Since Sky were accused of never having an intention to use their marks at the point of making the application for those goods and services as defined in their specification, and in any case within the initial five year period from registration, SkyKick attempted to invalidate those marks on the basis of bad faith registration.

The CJEU determined that bad faith can “be established only if there is objective, relevant and consistent indicia tending to show that, when the application for a trade mark was filed, the trade mark applicant had the intention either of undermining, in a manner inconsistent with honest practices, the interests of third parties, or of obtaining, without even targeting a specific third party, an exclusive right for purposes other than those falling within the functions of a trade mark” [77].

This definition narrows the scope of bad faith registrations and ultimately may allow  companies to continue registering a wide scope of registrations, on the basis that “bad faith of the trade mark applicant cannot, therefore, be presumed on the basis of the mere finding that, at the time of filing his or her application, that applicant had no economic activity corresponding to the goods and services referred to in that application” [78].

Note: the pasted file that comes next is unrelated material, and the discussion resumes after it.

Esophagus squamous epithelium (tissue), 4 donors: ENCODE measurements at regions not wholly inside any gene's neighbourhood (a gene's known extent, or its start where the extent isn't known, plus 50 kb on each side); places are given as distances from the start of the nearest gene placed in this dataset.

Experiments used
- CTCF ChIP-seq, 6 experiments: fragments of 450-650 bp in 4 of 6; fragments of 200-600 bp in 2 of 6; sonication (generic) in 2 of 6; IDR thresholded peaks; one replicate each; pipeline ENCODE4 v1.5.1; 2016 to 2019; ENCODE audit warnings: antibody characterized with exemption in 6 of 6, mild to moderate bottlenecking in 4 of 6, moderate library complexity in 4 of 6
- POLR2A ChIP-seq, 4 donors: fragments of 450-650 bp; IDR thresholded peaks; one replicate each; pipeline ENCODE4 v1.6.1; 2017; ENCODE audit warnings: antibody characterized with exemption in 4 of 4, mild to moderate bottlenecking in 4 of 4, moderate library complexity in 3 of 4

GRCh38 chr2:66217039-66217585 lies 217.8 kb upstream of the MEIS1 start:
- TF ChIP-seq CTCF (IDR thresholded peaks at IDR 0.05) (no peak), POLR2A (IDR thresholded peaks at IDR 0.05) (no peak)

As to question 4, the CJEU has confirmed that “ the trade mark is sought to be registered, the trade mark is to be declared invalid as regards those goods or services only” [80].

This is in direct contravention to the Attorney General’s Opinion in Koton (Case C‑104/18 P) in which he noted  “…dividing an application for registration into a part filed in bad faith and a part filed in good faith would offer an incentive to apply to register trade marks for a larger set of goods and services than is justified by the actual intended uses. There would be no fear of any disadvantage for the trade mark actually being used if bad faith were discovered” [59].

The CJEU’s judgment may therefore set a dangerous precedent, allowing wide registrations, putting the burden on opposers to prove bad faith registrations.